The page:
After Eucharist and lunch I went to the Proud Capital Vision Forum meeting, which gathers together quarterly all the heads of organisations and agencies which could be regarded as big 'stakeholders'. This aims to produce high level accountability between big organisations and agencies in the public sector. More overview stuff. We had a good presentation from Bill Savage, Chair of Cardiff & Co, the city's new marketing and tourism organisation. He ran a slide show of city images behind him as he spoke, and for the first time the the past five years I've been noticing, I saw an official piece of publicity which included a shot of one of Cardiff's 200 religious buildings.... St John's tower, two seconds, seen from a helicopter, tanatalising, gorgeous to look at from above, as below (God how blessed we are!). It was a great excuse for me to raise the issue of the lack of representation the city's religious heritage in self-presentation to the world. The Council officials are getting used to my nag. Maybe this year will be the year of breakthrough ... ? Maybe?

Among the papers for the meeting was a couple of pages by way of a progress report on the various development projects currently under way in the city. These vary in size and scale, but I counted nearly sixty projects being pursued in fulfilment of the total corporate action plan. No wonder holding together all this and communicating about it to relevant parties is such a nightmare, especially when too much information causes overload and switch off.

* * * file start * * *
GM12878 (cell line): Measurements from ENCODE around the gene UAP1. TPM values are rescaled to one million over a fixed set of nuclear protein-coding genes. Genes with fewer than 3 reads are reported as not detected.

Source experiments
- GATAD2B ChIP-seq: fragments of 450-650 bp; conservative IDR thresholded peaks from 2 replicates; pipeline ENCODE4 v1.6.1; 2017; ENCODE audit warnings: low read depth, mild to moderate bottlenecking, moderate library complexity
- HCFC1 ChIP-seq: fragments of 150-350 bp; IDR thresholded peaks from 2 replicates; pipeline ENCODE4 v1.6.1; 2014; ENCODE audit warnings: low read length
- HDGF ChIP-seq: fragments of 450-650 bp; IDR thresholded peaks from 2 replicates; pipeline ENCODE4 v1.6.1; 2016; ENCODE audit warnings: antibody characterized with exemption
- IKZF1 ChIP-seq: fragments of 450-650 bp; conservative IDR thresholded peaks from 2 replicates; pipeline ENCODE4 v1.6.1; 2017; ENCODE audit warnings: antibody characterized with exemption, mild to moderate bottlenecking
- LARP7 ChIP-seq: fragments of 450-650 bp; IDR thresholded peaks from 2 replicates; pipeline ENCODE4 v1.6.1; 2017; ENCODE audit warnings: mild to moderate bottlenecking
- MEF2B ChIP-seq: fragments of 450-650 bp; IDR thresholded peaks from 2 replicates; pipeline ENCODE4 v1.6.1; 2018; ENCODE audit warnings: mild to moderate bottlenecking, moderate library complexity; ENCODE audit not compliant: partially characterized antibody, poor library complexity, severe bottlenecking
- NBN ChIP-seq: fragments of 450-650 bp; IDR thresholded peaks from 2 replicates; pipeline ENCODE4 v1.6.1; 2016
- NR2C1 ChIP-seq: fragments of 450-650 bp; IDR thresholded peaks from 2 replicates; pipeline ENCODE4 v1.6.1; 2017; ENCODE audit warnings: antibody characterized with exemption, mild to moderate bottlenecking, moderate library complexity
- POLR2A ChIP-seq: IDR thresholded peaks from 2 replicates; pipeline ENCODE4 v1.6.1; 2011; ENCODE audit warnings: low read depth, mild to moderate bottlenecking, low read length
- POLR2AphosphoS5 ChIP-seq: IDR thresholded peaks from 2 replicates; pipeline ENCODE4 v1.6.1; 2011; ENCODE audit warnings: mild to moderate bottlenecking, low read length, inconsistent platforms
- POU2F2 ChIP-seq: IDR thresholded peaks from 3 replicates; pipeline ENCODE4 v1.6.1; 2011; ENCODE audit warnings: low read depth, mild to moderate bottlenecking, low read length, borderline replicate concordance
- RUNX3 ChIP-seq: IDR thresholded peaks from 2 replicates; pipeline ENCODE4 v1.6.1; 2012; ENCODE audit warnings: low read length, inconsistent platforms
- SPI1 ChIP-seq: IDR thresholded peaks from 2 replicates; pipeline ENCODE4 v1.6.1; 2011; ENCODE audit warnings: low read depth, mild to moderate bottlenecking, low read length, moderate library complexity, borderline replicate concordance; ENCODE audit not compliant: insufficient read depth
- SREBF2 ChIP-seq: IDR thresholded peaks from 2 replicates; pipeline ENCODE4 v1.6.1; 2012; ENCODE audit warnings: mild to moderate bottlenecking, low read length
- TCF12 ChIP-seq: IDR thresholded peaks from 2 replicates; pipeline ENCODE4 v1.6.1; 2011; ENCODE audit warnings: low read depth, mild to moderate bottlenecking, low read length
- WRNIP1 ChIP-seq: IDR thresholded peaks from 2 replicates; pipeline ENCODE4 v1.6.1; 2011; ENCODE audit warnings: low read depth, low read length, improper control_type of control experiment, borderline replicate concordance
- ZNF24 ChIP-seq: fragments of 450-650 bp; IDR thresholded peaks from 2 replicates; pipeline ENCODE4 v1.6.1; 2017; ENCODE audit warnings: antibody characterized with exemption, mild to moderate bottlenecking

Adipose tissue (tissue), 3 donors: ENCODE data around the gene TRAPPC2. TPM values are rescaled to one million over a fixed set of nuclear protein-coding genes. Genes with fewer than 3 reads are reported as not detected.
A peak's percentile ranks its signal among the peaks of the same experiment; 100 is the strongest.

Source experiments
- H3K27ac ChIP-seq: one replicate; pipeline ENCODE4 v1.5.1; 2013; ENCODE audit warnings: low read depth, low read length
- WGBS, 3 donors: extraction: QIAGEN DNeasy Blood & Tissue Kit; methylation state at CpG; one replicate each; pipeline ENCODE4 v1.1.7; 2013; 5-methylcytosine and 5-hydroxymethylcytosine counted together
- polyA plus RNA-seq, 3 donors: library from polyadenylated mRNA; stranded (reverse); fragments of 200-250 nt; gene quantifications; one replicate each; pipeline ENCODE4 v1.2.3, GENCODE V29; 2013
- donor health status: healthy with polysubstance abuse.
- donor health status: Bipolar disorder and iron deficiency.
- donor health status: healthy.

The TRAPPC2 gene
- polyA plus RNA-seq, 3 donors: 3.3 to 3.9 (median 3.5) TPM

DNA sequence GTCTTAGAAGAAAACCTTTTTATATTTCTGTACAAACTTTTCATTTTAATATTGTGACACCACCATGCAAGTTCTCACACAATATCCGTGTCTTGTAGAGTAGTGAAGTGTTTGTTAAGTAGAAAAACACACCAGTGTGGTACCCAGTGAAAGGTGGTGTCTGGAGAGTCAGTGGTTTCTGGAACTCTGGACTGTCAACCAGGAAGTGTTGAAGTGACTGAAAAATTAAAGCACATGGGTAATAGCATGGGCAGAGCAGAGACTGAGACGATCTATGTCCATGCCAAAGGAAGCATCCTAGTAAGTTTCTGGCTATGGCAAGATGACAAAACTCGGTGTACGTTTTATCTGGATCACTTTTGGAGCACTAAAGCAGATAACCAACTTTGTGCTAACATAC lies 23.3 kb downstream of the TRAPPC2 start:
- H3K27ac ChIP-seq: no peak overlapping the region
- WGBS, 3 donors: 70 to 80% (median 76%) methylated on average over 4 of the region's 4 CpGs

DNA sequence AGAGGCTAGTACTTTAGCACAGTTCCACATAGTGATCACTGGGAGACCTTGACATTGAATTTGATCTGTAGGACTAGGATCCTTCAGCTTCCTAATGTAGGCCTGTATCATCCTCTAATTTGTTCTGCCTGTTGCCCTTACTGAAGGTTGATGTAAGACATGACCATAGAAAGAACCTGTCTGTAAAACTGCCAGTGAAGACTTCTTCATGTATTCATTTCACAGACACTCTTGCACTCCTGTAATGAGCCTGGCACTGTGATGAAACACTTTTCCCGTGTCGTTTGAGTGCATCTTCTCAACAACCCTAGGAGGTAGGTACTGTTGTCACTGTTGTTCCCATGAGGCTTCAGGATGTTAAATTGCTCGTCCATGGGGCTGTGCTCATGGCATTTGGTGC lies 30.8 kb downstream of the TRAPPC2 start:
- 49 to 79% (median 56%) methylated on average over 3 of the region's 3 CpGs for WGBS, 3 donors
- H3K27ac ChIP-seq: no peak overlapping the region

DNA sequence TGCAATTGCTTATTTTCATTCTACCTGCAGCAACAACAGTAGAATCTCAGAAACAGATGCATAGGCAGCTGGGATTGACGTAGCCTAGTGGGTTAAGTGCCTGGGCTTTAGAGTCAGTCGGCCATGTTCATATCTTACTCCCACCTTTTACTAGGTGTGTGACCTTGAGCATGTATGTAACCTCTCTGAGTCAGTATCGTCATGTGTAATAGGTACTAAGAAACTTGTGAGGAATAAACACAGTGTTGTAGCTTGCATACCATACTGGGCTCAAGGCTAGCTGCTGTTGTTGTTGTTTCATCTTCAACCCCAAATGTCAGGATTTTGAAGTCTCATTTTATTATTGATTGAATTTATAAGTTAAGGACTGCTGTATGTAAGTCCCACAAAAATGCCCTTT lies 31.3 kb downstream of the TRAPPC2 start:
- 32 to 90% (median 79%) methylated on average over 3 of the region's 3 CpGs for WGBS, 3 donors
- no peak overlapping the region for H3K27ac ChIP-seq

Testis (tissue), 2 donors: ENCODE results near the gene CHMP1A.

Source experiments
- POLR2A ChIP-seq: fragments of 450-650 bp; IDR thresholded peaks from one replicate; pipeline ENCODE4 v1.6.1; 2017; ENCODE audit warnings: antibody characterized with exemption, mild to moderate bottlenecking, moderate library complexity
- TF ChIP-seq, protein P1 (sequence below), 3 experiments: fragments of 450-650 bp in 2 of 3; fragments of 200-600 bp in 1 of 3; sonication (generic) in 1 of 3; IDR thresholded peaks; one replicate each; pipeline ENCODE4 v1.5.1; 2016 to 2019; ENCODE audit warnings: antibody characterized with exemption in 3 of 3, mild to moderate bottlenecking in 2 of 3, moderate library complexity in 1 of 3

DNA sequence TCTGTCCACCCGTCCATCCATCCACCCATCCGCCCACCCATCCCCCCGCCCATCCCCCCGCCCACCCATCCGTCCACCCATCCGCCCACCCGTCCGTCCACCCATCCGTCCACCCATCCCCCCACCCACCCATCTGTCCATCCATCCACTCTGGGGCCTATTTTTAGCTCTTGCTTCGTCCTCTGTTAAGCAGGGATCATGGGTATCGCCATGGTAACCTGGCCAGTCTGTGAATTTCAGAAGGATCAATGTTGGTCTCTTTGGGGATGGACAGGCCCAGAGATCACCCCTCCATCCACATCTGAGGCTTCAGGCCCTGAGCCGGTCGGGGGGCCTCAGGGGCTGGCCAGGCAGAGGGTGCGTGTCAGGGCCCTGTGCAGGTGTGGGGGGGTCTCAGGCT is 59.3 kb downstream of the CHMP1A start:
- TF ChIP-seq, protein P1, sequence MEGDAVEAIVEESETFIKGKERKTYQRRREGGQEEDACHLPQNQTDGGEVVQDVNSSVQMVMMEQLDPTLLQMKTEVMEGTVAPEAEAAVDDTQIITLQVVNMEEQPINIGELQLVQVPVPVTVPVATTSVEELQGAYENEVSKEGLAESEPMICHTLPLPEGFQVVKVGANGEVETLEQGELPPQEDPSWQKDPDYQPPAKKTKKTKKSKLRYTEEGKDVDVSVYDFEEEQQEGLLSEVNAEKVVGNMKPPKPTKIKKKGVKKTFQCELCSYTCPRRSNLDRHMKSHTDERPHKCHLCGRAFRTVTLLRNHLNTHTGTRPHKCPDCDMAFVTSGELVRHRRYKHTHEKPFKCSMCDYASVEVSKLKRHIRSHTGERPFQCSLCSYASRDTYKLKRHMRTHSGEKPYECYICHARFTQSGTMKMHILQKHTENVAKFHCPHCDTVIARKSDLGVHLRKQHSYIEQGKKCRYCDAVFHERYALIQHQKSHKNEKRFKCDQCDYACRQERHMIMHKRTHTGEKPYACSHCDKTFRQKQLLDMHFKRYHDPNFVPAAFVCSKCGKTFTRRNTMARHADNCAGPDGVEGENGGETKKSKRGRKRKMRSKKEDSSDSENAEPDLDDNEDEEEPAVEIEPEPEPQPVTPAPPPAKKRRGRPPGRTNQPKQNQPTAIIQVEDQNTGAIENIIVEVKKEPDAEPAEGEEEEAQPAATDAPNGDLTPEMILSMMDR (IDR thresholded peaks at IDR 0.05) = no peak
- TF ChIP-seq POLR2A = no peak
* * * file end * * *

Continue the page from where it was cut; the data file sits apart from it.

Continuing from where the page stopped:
Straight after this meeting, I had to go to Tredegarville school for a candidate shortlisting session with the rest of the school governors. This was also quite a complex and demanding task, which I approached somewhat grumpily. However I was pleased that my assessment of the most likley candidates for interview was not at variance with the consensus. And was I glad to get home, in time to eat, and do a wedding interview, before going down to see my friend and colleague Father Graham, to see what might be done about raising St Mary's Parish website from the dead.

At the end of a day in the stratosphere I can report that the trench on the north side of St John's is no longer full of water. Just next to the north west buttress of the tower sits a discarded four foot section of 22 inch broken cast iron water pipe. Pressure and vibration from the excavator cracked it. The main water pipe itself has been repaired with a section coloured bright blue - material of undetermined compostion - I must enquire - the colour of a plaster cast Excavation has resumed, though the soil shifted is noticeably claggier than before. All's well that ends well.